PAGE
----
Written by Jim Hartley.
Archangel has the key ingredients required of a good historical novel: It is set in a period of rapid change, features a notorious historical figure and a drunken blundering Englishman, has the odd well described gruesome murder and some well-chosen historical detail. For me, a travel book needs to call out ‘wish you were here’, whilst my kind of historical novel should leave me thinking, ‘glad I wasn’t around then!’ That is certainly the case with Archangel. The story flickers between post-USSR Moscow, the days of Boris Yeltsin and his corrupt mob, and the final days of Joseph Stalin - the most unpleasant of the 20th century’s dictators. It’s a toss up to decide which period would have been worse to live in.
And yet this book left me disappointed. Maybe I was expecting too much - Robert Harris is the master of setting his tales in period. The Cicero trilogy, Fatherland and Enigma are all books that I have read twice, so I am a fan.
Don’t get me wrong: it’s a good story - you should read it. It’s just not as good as his others.
Archangel tells the story of a frantic search for Stalin’s lost personal paper across 1990’s Moscow. The main protagonists have different motivations for wanting the papers but their motivations for wanting them are as unclear as what the papers actually contain. The tale is largely brought alive by the antics of the bohemian, slightly-superior Fluke Kelso, author, drinker and former Oxford History professor (we all know the type). It is him that unearths the evidence, diaries, police reports etc, that leads us eventually to the frozen North and to where the threads of the plot come together.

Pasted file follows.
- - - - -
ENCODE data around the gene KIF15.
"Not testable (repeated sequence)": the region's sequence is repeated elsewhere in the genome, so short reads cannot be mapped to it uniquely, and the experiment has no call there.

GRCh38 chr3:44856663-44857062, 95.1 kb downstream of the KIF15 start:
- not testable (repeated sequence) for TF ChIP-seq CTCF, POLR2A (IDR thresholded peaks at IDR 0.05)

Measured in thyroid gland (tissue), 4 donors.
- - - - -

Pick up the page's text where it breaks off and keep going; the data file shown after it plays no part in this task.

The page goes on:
So where lies the problem? Sadly, it’s the plot. Harris’s storylines sometimes require a suspension of belief - and I’m fine with that as I am with his alternative versions of History-e.g. what might have happened if the Nazis had won the war. But I just didn’t believe that everyone would have got their knickers in such a twist over the rumour of a diary when they were so busy killing each other over a dollar. And if they did, I’m pretty sure that the Russian secret police would have put an end to Mr Kelso as quickly as you could sneeze ‘Novichok’.
Written by Jim Hartley.
Jim Hartley (says he) is unremarkable in every way - apart from his love of food, sport, mustelids and reading. He hopes to retire soon.
Loved this article? Why not read one of Jim's other recommended reads?
106-43 BC The Cicero Trilogy by Robert Harris setting Roman Republic
1415 Azincourt by Bernard Cornwell setting France
1550s and beyond-the Shardlake series by CJ Sansom setting Britain
1885 Only Killers and Thieves by Paul Howarth setting Australia
1893-1940 Guernica by Dave Boling setting Spain
1910-1979 Birdsong by Sebastian Faulks setting France
1922-1954 A gentleman in Moscow-Amor Towles setting Moscow
1944-2014 All the light we cannot see by Anthony Doerr setting France
1975-1984 A fine Balance by Rohinton Mistry setting India
1979-2003 A thousand Splendid Suns by Khaled Hosseini setting Afghanistan
The views and opinions expressed in this article are those of the author and do not necessarily represent those of the InFocus History website or its editors.